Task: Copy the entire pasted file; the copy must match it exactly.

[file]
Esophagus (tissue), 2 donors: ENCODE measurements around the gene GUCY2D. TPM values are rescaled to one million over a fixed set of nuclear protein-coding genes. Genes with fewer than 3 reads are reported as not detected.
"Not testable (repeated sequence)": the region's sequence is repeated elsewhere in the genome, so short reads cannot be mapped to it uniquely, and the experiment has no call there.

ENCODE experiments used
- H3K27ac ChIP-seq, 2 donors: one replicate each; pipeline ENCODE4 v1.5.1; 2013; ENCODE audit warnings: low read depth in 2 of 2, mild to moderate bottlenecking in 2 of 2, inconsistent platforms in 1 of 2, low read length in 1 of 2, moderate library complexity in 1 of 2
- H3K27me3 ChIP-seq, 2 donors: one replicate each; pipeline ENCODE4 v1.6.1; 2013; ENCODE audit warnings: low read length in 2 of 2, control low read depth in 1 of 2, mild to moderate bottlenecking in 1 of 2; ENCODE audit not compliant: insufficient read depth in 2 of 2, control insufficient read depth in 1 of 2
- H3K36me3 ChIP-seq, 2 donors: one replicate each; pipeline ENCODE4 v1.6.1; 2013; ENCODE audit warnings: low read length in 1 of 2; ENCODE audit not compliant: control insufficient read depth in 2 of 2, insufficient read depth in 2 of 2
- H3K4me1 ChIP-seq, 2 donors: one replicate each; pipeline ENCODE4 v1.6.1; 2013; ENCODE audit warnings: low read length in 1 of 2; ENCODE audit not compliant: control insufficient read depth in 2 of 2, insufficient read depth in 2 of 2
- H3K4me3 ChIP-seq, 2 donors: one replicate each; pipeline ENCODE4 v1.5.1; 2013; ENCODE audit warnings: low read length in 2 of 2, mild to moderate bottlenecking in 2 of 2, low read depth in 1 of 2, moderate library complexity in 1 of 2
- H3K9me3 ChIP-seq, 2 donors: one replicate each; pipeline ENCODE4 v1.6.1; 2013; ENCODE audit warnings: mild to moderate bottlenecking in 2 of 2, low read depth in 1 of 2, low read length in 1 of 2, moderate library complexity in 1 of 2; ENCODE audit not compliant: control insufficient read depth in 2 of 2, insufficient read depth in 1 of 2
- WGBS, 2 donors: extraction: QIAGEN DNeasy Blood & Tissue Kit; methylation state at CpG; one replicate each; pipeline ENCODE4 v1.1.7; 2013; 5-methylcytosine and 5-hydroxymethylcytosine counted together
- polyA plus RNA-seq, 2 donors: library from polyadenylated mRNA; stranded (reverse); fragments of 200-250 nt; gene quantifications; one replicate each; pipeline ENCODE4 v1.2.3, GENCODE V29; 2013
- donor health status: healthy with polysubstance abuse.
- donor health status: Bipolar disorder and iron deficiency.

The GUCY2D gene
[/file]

Esophagus (tissue), 2 donors: ENCODE measurements around the gene GUCY2D. TPM values are rescaled to one million over a fixed set of nuclear protein-coding genes. Genes with fewer than 3 reads are reported as not detected.
"Not testable (repeated sequence)": the region's sequence is repeated elsewhere in the genome, so short reads cannot be mapped to it uniquely, and the experiment has no call there.

ENCODE experiments used
- H3K27ac ChIP-seq, 2 donors: one replicate each; pipeline ENCODE4 v1.5.1; 2013; ENCODE audit warnings: low read depth in 2 of 2, mild to moderate bottlenecking in 2 of 2, inconsistent platforms in 1 of 2, low read length in 1 of 2, moderate library complexity in 1 of 2
- H3K27me3 ChIP-seq, 2 donors: one replicate each; pipeline ENCODE4 v1.6.1; 2013; ENCODE audit warnings: low read length in 2 of 2, control low read depth in 1 of 2, mild to moderate bottlenecking in 1 of 2; ENCODE audit not compliant: insufficient read depth in 2 of 2, control insufficient read depth in 1 of 2
- H3K36me3 ChIP-seq, 2 donors: one replicate each; pipeline ENCODE4 v1.6.1; 2013; ENCODE audit warnings: low read length in 1 of 2; ENCODE audit not compliant: control insufficient read depth in 2 of 2, insufficient read depth in 2 of 2
- H3K4me1 ChIP-seq, 2 donors: one replicate each; pipeline ENCODE4 v1.6.1; 2013; ENCODE audit warnings: low read length in 1 of 2; ENCODE audit not compliant: control insufficient read depth in 2 of 2, insufficient read depth in 2 of 2
- H3K4me3 ChIP-seq, 2 donors: one replicate each; pipeline ENCODE4 v1.5.1; 2013; ENCODE audit warnings: low read length in 2 of 2, mild to moderate bottlenecking in 2 of 2, low read depth in 1 of 2, moderate library complexity in 1 of 2
- H3K9me3 ChIP-seq, 2 donors: one replicate each; pipeline ENCODE4 v1.6.1; 2013; ENCODE audit warnings: mild to moderate bottlenecking in 2 of 2, low read depth in 1 of 2, low read length in 1 of 2, moderate library complexity in 1 of 2; ENCODE audit not compliant: control insufficient read depth in 2 of 2, insufficient read depth in 1 of 2
- WGBS, 2 donors: extraction: QIAGEN DNeasy Blood & Tissue Kit; methylation state at CpG; one replicate each; pipeline ENCODE4 v1.1.7; 2013; 5-methylcytosine and 5-hydroxymethylcytosine counted together
- polyA plus RNA-seq, 2 donors: library from polyadenylated mRNA; stranded (reverse); fragments of 200-250 nt; gene quantifications; one replicate each; pipeline ENCODE4 v1.2.3, GENCODE V29; 2013
- donor health status: healthy with polysubstance abuse.
- donor health status: Bipolar disorder and iron deficiency.

The GUCY2D gene